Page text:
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Bill Belichick does not like tablets

During the New England Patriots’ Oct. 2 loss, cameras caught head coach Bill Belichick throwing a Microsoft Surface Pro 4. Belichick was justifiably upset with his players’ performance, but there may have been more to the story.

On a conference call this week, the usually tightlipped coach went on a five-minute rant about how much he dislikes the Surface tablets the NFL provides teams for use on the sidelines. Belichick said he plans to return to using printed pictures, because tablet-related issues hinder the productivity of coaching staff and players — in turn hurting the team on the field.

“I’m done with the tablets,” Belichick said. “They’re just too undependable for me. … There’s no consistency to it.”

Microsoft paid $400 million to get the Surface in front of the league’s huge (but declining) audience as the “official tablet of the NFL.” So naturally, both organizations released statements defending the device’s performance and reliability.

But any organization with tablet users needs these devices to function properly. One of the major draws for tablets in the enterprise is that they are portable, so frequent travelers and field workers can easily work out of the office. If users run into problems like Belichick experienced, however, a big benefit of the tablet is lost. Users who need to give presentations on the road, for example, could lose last-minute changes if network connectivity isn’t strong and the edits don’t save.

The NFL only gives teams the tablets a few hours before each game, so the IT department does not have much time to identify issues with the devices, Belichick said. In most organizations, that simply wouldn’t fly. IT pros must constantly monitor tablet usage to make sure the devices are up to date in terms of security and the necessary apps business users need. They should also have a plan for how to access and troubleshoot remote users’ tablets in case there is a problem.

All of this comes at a time when some experts say tablets are poised to overtake traditional PCs and laptops in the enterprise. The Surface Pro 4 and Apple’s iPad Pro are designed with business users in mind, for instance. At this point, though — at least for Belichick — a tablet can’t quite keep up with the old-school approach.

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Well, here the point is not Mr. Belichick nor the Surface, it is only the software on the device. If the software is bad or complex to use, really it doesn't matter if you have a mainframe power in a tablet, or the graphic resolution identical to the human eye, then you will only have in your hands a rock or a brick to throw it.... like Mr Belichick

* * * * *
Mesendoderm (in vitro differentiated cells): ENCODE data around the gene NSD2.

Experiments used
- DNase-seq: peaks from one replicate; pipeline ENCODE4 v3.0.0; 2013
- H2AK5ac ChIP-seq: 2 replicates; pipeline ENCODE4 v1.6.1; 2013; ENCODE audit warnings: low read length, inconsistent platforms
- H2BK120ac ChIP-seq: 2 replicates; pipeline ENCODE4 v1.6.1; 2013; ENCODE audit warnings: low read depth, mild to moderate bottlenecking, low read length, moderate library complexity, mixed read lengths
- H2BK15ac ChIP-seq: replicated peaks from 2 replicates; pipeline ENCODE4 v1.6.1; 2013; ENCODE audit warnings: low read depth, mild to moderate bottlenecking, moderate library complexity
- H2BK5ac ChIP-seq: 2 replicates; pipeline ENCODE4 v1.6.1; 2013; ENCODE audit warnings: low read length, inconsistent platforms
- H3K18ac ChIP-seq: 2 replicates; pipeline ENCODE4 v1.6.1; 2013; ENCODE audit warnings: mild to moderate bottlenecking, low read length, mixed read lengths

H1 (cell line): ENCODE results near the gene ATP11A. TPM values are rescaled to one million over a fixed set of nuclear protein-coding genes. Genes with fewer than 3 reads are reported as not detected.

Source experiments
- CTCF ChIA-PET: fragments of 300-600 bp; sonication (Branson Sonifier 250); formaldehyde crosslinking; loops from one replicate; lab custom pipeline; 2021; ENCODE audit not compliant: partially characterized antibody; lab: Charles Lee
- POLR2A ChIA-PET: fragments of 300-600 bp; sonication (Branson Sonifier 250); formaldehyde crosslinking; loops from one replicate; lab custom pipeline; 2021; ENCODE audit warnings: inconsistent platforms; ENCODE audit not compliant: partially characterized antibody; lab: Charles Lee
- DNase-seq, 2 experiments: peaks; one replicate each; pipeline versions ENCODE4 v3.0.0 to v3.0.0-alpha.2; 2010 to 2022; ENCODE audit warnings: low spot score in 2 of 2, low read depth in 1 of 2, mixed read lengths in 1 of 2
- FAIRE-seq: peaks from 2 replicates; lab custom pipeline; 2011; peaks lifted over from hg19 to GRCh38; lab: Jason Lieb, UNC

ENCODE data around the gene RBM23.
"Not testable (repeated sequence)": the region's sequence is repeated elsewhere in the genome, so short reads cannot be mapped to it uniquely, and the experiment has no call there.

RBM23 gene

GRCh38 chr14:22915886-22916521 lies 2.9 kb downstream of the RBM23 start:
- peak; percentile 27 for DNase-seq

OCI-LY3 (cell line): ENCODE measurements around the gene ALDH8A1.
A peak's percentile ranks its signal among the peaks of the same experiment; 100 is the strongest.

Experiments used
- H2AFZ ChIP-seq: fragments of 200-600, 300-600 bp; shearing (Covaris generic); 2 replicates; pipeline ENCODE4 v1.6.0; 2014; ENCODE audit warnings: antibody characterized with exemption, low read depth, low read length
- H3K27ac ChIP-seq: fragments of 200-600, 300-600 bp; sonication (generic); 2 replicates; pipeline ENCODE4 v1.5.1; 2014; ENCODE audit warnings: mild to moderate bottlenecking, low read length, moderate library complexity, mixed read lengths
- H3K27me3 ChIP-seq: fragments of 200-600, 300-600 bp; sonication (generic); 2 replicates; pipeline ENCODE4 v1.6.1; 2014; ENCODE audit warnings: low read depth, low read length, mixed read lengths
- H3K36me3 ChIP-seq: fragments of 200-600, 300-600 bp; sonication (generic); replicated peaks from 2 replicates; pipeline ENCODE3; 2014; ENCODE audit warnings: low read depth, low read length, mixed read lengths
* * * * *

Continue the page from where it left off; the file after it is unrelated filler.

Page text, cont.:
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Some of the issues Belichick identified, such as Wi-Fi connectivity, may be hardware-related.
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Yes, but not necessarily the tablet's hardware
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I am a Surface user and love it. I have had a few issues regarding network connectivity as well over the last couple years using my Surface. Mostly it has been Wifi equipment or network issues and not issues with the Surface. I would also say as far as Belichick's issues, that it appears to be an issue of not having adequate time to load the tablet, or resolve issues should any be found with only a couple hours before game time. Most tablets have the same issues and most of the time it is simply a network issue, as they seem to be much more common problems for all tablets.

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I just find it astounding that MSFT's Marketing Dept. would tolerate this <exceptionally> imbecilic IT practice. If I understood correctly, the Teams' IT Techs don't maintain the devices, make sure they're in top condition (patched, updated drivers, etc.) and completely field-acclimated -- AND that each Team's IT Dept. wouldn't do advance work as they go on the road to make sure WiFi signal / bandwidth is tested and proven to be rock solid. What a way to blow $400MM and potentially billions of goodwill that the campaign is intended to create.
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Interesting that they decided that the application of the technology just simply did not fit the required use. I believe they know exactly what they are talking about.

I am sure the Surface tablet lovers out there will cry foul, but in the real world of a situation where time matters the utmost, these devices are not sufficient. A device that is designed to do it all can not be truly great at doing anything in particular. An expensive waste of resources.
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Sounds more like the problem is NFL related as they only hand out the tables a few hours before each game. By keeping the tables at the teams all the time you get more familiar with the device and IT has the ability to prepare and manage the device more efficient.

If a shoe sponsor would sponsor the NFL and hand out the shoes only a few hours before each game you would get complaints about sore feet too. Would the problem then be bad shoes?

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